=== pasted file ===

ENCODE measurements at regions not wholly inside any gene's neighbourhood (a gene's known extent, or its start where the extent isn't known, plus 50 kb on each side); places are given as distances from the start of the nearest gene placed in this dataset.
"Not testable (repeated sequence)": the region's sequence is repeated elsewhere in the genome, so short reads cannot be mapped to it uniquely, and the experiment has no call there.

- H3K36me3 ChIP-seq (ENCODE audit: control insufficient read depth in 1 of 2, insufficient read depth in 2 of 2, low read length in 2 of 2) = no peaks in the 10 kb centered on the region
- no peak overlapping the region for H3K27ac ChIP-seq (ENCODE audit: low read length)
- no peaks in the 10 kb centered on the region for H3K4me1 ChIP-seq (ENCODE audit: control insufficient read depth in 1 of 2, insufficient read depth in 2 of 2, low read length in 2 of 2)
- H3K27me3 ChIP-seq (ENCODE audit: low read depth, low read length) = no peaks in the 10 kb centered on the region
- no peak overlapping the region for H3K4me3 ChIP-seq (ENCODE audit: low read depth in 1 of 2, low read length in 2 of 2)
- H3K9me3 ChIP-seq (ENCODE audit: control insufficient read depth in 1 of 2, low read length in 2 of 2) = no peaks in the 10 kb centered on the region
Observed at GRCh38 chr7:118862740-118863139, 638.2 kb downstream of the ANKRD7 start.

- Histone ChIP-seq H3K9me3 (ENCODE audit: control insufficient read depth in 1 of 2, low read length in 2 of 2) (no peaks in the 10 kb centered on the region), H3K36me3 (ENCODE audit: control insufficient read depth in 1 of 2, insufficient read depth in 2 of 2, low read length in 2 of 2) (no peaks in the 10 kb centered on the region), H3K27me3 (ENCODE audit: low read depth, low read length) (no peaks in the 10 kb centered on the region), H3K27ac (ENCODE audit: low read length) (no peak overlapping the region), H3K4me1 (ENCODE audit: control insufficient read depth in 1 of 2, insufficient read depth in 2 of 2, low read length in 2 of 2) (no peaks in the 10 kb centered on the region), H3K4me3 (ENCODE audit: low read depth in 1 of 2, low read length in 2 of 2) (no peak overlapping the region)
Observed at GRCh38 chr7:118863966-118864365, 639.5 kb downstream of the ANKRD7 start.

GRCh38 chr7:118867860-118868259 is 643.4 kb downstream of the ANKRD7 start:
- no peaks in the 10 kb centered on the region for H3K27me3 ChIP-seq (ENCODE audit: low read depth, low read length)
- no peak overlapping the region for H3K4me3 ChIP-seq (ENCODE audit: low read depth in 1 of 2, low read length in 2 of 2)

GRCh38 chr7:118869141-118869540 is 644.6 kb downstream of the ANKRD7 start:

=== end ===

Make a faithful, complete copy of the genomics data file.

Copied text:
ENCODE measurements at regions not wholly inside any gene's neighbourhood (a gene's known extent, or its start where the extent isn't known, plus 50 kb on each side); places are given as distances from the start of the nearest gene placed in this dataset.
"Not testable (repeated sequence)": the region's sequence is repeated elsewhere in the genome, so short reads cannot be mapped to it uniquely, and the experiment has no call there.

- H3K36me3 ChIP-seq (ENCODE audit: control insufficient read depth in 1 of 2, insufficient read depth in 2 of 2, low read length in 2 of 2) = no peaks in the 10 kb centered on the region
- no peak overlapping the region for H3K27ac ChIP-seq (ENCODE audit: low read length)
- no peaks in the 10 kb centered on the region for H3K4me1 ChIP-seq (ENCODE audit: control insufficient read depth in 1 of 2, insufficient read depth in 2 of 2, low read length in 2 of 2)
- H3K27me3 ChIP-seq (ENCODE audit: low read depth, low read length) = no peaks in the 10 kb centered on the region
- no peak overlapping the region for H3K4me3 ChIP-seq (ENCODE audit: low read depth in 1 of 2, low read length in 2 of 2)
- H3K9me3 ChIP-seq (ENCODE audit: control insufficient read depth in 1 of 2, low read length in 2 of 2) = no peaks in the 10 kb centered on the region
Observed at GRCh38 chr7:118862740-118863139, 638.2 kb downstream of the ANKRD7 start.

- Histone ChIP-seq H3K9me3 (ENCODE audit: control insufficient read depth in 1 of 2, low read length in 2 of 2) (no peaks in the 10 kb centered on the region), H3K36me3 (ENCODE audit: control insufficient read depth in 1 of 2, insufficient read depth in 2 of 2, low read length in 2 of 2) (no peaks in the 10 kb centered on the region), H3K27me3 (ENCODE audit: low read depth, low read length) (no peaks in the 10 kb centered on the region), H3K27ac (ENCODE audit: low read length) (no peak overlapping the region), H3K4me1 (ENCODE audit: control insufficient read depth in 1 of 2, insufficient read depth in 2 of 2, low read length in 2 of 2) (no peaks in the 10 kb centered on the region), H3K4me3 (ENCODE audit: low read depth in 1 of 2, low read length in 2 of 2) (no peak overlapping the region)
Observed at GRCh38 chr7:118863966-118864365, 639.5 kb downstream of the ANKRD7 start.

GRCh38 chr7:118867860-118868259 is 643.4 kb downstream of the ANKRD7 start:
- no peaks in the 10 kb centered on the region for H3K27me3 ChIP-seq (ENCODE audit: low read depth, low read length)
- no peak overlapping the region for H3K4me3 ChIP-seq (ENCODE audit: low read depth in 1 of 2, low read length in 2 of 2)

GRCh38 chr7:118869141-118869540 is 644.6 kb downstream of the ANKRD7 start: